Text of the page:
Justin Fairfax, Virginia's Democratic lieutenant governor, on Thursday filed a $400 million defamation lawsuit against CBS Corporation and CBS Broadcasting Inc. over interviews with women who accused Fairfax of sexual assault.
The lawsuit was brought in the U.S. District Court in Virginia's Eastern District, according to documents tweeted by reporter Mike Valerio of WUSA, the CBS affiliate in Washington, D.C. The suit accuses CBS of broadcasting false statements to harm Fairfax, who was second in line to be Virginia's governor at a time when Gov. Ralph Northam (D.) was embroiled in a racism scandal.
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"Fairfax brings this action to restore his reputation and clear his name, ensure the truth prevails, stop the weaponization of false allegations of sexual assault against him, and vindicate his rights under civil law," the lawsuit states.
Valerio pointed out that the suit claims "interviews with the two women who accused him of sexual assault are alleged to be exceedingly defamatory to his reputation."
Here’s the complaint against CBS News, where Virginia Lieutenant Governor @LGJustinFairfax seeks $400 MILLION in damages…
— Mike Valerio (@MikevWUSA) September 12, 2019
In February, college professor Vanessa Tyson accused Fairfax of forcing her to give him oral sex in 2004, and Meredith Watson alleged that Fairfax raped her in 2000 while they were both undergraduates at Duke University. Fairfax said both encounters were consensual, publishing a statement saying he supports women's rights but "stand[s] accused of crimes that I did not commit."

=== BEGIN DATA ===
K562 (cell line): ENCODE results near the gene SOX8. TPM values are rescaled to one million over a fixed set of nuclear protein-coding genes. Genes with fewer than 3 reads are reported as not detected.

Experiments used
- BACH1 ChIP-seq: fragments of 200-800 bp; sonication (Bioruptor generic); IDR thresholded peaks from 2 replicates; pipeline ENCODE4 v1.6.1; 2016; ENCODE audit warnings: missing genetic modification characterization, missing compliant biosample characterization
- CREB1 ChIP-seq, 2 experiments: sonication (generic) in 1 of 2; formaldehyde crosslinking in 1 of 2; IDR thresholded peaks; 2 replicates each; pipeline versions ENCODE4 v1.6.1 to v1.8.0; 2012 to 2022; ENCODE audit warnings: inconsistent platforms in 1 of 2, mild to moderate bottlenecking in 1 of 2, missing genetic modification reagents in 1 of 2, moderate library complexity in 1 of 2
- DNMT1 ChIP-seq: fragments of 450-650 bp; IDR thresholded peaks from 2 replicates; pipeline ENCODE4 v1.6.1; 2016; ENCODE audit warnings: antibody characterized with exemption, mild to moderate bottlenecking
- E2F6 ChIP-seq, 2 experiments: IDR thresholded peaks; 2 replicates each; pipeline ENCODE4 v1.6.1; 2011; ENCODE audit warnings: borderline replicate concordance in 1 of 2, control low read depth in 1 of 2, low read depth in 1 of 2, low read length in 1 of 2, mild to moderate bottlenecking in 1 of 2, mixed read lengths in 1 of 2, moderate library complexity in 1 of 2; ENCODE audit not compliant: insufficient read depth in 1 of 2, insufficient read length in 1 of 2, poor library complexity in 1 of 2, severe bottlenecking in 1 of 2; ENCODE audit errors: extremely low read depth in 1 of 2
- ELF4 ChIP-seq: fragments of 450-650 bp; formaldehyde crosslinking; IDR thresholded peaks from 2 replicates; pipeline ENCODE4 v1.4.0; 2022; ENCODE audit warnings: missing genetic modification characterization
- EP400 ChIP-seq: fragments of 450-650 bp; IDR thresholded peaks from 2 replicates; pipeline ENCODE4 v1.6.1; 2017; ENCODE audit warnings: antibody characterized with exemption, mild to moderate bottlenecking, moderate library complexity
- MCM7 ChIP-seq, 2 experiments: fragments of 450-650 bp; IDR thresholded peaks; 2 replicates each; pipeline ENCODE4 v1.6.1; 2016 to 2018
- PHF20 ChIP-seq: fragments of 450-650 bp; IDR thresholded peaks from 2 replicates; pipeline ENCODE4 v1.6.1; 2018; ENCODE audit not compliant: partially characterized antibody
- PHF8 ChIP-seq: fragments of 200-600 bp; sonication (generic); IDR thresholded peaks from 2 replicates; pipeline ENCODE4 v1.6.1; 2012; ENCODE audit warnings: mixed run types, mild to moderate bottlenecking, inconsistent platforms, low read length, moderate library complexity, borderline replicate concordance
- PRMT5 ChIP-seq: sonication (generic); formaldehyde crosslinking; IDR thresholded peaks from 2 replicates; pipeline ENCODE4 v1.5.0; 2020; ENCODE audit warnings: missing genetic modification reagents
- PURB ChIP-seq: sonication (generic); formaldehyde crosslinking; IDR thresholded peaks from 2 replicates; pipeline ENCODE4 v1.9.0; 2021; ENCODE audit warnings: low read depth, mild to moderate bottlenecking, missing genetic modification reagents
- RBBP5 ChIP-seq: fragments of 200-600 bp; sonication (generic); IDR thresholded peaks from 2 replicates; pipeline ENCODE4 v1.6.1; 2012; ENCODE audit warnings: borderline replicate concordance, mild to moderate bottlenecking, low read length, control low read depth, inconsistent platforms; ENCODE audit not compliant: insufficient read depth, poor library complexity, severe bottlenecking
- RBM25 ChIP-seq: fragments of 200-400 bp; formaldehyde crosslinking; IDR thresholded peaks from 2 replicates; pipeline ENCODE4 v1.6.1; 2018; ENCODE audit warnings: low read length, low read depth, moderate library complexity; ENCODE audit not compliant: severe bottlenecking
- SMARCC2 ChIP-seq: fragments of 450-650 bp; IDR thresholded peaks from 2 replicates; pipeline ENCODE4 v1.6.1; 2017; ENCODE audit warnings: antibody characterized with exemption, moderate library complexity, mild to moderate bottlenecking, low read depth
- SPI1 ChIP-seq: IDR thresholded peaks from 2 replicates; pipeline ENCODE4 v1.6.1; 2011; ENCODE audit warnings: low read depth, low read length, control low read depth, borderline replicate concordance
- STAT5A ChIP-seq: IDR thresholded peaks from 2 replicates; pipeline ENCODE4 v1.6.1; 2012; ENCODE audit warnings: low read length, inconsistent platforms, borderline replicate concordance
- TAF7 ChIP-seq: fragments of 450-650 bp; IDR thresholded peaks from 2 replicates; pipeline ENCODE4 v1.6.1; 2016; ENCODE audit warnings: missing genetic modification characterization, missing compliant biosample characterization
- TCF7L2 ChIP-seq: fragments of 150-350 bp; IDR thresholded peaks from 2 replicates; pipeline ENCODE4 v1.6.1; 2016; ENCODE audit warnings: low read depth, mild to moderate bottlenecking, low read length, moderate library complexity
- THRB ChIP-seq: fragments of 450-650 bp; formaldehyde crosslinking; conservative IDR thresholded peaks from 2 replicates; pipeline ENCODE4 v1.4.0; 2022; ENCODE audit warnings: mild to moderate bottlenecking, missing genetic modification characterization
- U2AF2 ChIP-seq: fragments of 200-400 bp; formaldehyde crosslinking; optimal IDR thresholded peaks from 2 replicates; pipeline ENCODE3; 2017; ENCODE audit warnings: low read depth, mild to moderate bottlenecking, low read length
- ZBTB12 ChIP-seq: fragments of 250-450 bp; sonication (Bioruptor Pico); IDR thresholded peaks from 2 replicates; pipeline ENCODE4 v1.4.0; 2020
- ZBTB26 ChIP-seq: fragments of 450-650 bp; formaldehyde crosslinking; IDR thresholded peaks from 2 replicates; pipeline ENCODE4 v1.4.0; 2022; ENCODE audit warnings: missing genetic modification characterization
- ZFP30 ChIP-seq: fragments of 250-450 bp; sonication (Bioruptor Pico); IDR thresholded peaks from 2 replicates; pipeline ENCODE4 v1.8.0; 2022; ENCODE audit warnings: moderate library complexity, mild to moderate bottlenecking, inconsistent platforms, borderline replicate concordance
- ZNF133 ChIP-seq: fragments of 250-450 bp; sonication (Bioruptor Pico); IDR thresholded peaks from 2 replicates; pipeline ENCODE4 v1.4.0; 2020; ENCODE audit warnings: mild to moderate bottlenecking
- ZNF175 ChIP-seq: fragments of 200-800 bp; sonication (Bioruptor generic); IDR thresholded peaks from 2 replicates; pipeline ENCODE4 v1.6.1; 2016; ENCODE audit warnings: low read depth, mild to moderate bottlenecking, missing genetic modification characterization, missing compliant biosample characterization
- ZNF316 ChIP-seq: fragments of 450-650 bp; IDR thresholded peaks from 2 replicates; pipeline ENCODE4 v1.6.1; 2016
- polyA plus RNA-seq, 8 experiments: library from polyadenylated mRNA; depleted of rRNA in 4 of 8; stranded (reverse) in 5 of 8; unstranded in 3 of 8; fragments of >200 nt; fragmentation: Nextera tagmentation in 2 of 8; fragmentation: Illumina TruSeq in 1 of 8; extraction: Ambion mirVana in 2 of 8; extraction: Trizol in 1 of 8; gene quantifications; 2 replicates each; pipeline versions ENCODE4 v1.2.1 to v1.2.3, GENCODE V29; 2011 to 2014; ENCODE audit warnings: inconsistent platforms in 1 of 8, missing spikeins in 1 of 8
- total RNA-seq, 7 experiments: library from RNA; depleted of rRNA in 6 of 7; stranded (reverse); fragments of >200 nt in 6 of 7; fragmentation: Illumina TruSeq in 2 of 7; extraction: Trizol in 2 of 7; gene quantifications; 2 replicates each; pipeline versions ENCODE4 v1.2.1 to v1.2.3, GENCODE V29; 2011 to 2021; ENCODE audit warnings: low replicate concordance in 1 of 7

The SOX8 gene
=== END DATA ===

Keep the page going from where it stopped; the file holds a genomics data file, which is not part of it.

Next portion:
Many Democrats in Virginia and around the country called for Fairfax's resignation, but he refused. The Virginia Democratic Party had done the same for Northam, who had a page in his law school yearbook showing two people in racist costumes—one in blackface, one in a Ku Klux Klan robe.
However, the second man in line for the governorship, state attorney general Mark R. Herring (D), himself admitted to wearing blackface, thus making the Republican House Speaker Kirk Cox eligible to become governor if all three Democrats were to resign. The Democratic Party then eased off pressuring them to step down, and all three have remained in office.
In April Republicans accused Democrats of stonewalling a public hearing about Fairfax, which is something Republicans called for along with the accusers.
Fairfax has lashed out at Democrats who demanded his resignation. Last month he accused Rep. Abigail Spanberger (D., Va.) of racism for wanting him to resign while giving President Donald Trump the benefit of the doubt on whether he's a racist.
"CAN'T say there's enough evidence to call Trump racist," Fairfax said. "CAN call for the resignation of the Black LG based on 2 press releases with no investigation, evidence, or #dueprocess."
Five of Virginia's seven Democratic House members issued a joint statement condemning Fairfax in February.